This week we were lucky enough to meet Bishop Sarah Mullally, the newly appointed Bishop of London. She was taking a tour of Southall and its different faith institutions and we got to accompany her along with Bishop Pete Broadbent, Revd Mark Poulson, and Revd Anna Poulson.

The tour started out at the Shree Ram Mandir, a local Hindu temple. Bishop Sarah was greeted with dozens of smiling faces and many people wanting to shake her hand. As is the custom in Hindu temples, we took our shoes off before entering the shrine room. The temple exhibited intricate statues of different deities to which people make offerings and pray to.  Bishop Sarah and Revd Anna received saris and flowers as gifts, while Bishop Pete and Revd Mark got scarfs.

Next on our tour was the Central Jamia Masjid, just a few minutes’ walk away. The women of the group covered their heads with scarfs and we all removed our shoes, out of respect for the mosque. Again, Bishop Sarah received several bouquets of flowers. We were shown the large prayer room and met more members of the community. A pair of women then took the women of our group to see the women’s prayer room.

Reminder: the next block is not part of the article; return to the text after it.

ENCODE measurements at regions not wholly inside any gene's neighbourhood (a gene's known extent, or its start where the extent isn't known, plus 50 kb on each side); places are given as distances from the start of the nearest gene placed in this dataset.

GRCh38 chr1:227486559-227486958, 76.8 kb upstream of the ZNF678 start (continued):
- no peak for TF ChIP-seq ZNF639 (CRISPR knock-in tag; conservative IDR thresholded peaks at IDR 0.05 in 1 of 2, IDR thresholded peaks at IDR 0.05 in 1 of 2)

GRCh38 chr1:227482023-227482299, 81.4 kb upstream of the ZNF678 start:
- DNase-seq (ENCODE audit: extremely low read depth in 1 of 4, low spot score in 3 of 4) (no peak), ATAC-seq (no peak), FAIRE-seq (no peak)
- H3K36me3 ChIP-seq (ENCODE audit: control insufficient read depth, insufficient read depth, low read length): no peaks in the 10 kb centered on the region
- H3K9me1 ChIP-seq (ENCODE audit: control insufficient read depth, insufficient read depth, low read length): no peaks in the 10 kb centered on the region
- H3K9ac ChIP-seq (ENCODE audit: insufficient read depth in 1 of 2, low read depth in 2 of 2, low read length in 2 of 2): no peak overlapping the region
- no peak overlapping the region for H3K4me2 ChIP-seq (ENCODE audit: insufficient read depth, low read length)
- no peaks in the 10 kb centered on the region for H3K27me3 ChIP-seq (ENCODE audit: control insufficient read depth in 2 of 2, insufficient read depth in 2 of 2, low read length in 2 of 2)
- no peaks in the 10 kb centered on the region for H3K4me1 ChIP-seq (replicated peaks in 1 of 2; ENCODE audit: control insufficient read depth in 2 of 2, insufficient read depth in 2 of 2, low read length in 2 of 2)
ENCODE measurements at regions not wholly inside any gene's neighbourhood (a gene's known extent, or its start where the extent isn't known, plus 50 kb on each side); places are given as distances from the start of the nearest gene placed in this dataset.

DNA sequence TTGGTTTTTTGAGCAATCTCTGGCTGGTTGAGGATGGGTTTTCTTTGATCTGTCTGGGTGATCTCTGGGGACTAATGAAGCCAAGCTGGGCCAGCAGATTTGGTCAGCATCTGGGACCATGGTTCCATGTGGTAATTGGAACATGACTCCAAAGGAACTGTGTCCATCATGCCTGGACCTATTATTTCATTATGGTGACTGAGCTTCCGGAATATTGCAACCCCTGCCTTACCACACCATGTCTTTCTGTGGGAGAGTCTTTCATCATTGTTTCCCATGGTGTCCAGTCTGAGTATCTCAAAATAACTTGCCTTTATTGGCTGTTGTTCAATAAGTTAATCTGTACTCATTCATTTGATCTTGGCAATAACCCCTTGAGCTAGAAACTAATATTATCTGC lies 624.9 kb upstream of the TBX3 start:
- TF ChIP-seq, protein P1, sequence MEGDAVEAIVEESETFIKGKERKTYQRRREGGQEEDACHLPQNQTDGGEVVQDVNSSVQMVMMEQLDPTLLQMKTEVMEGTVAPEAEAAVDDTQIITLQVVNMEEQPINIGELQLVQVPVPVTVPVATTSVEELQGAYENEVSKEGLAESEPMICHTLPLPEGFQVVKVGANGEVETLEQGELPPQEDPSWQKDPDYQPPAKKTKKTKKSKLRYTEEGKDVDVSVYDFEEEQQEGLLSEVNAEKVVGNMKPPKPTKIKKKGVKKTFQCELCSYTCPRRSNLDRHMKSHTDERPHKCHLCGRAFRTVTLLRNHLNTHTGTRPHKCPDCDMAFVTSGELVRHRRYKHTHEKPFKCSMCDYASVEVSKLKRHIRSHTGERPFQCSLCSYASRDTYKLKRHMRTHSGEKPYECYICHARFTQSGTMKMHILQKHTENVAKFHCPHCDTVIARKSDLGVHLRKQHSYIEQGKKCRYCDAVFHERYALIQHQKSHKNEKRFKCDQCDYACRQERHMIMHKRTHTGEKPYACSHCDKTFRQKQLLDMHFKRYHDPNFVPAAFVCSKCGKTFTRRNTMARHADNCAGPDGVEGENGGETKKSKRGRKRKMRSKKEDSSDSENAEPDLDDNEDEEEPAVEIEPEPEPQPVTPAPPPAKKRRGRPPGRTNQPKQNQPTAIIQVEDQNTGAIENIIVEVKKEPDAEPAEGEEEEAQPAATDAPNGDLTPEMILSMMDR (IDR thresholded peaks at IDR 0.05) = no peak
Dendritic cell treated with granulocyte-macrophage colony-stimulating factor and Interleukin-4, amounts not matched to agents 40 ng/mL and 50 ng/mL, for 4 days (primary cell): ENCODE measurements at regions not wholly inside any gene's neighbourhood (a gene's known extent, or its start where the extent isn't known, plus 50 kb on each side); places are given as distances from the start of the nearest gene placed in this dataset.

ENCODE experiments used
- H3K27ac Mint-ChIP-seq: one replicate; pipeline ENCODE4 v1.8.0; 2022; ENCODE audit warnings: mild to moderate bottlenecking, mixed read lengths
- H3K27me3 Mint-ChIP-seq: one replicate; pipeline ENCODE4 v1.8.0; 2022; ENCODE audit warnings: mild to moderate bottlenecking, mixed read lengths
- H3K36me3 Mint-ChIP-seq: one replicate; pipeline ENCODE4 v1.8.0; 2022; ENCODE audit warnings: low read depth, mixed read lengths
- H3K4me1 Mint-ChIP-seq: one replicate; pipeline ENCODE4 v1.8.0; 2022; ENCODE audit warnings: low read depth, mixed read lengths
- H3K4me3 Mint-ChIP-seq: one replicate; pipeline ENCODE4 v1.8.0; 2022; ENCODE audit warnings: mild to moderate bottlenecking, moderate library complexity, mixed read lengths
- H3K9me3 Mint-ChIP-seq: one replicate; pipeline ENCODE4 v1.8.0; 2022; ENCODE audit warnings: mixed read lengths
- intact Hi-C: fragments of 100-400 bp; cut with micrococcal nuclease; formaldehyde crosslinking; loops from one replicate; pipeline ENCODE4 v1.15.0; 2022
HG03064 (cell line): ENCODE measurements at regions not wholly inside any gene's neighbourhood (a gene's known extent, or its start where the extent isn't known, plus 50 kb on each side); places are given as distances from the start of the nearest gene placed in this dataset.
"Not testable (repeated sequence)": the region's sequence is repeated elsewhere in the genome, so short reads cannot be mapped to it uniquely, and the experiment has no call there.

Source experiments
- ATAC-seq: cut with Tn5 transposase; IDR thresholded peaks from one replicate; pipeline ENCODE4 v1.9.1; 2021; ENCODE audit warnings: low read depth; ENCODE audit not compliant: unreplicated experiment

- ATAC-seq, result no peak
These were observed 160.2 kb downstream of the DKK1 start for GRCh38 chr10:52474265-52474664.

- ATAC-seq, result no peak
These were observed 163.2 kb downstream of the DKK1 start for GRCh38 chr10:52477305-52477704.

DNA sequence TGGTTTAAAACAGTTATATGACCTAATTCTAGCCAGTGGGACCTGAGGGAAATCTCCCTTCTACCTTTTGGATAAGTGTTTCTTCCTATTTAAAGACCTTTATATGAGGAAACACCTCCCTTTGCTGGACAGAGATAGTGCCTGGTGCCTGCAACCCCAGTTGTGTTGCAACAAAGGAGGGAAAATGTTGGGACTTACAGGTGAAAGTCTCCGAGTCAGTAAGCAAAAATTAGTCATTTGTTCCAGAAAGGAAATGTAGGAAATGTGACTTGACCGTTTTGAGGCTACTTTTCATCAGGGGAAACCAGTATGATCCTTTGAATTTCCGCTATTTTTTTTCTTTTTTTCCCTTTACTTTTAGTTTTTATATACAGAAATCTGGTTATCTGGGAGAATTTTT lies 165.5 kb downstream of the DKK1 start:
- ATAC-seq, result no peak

At our third stop of the tour, the Sri Guru Singh Sabha Southall Gurdwara, we again took off our shoes and this time everyone including the men covered their heads. Bishop Pete came prepared and had a scarf to match his purple robe! We were greeted by several members of the gurdwara who took us upstairs to see the impressive Darbar Sahib (main prayer hall). The carpet was covered with white cloth and there were three musicians playing Sikh music. As with the two previous hosts, Bishop Sarah received flowers as a gift. They were getting difficult to carry by this point!

If you’ve ever visited a gurdwara, you’ll know that it’s near impossible to leave without being offered tea and some sweets. Unfortunately, we were not able to accept this time as we had to leave for our final visit.

Our last stop was at St. John’s Church, where the community was already mingling and enjoying some samosas and pakoras. There were several groups which Bishop Sarah sat with to discuss their work. One of the people that the Bishop spoke to was our West London Coordinator, Elizabeth Fewkes who introduced her to leaders of a local project – The Listening Space.

The day ended with a performance by the Dairy Meadow School choir, and prayers from the Bishop and others. In case you thought that Bishop Sarah didn’t have enough presents yet – worry not. She was presented a photobook and sweets, as was Bishop Pete.

If this day showed us anything, it’s that all these faith groups had at least one thing in common – their love of gift giving! On a more serious note, the respect and friendliness of everyone involved was genuinely felt throughout the day. In the words of Bishop Sarah from her blog post about the tour, “Interfaith dialogue begins when people meet each other and when they are able to build mutual understanding and respect.”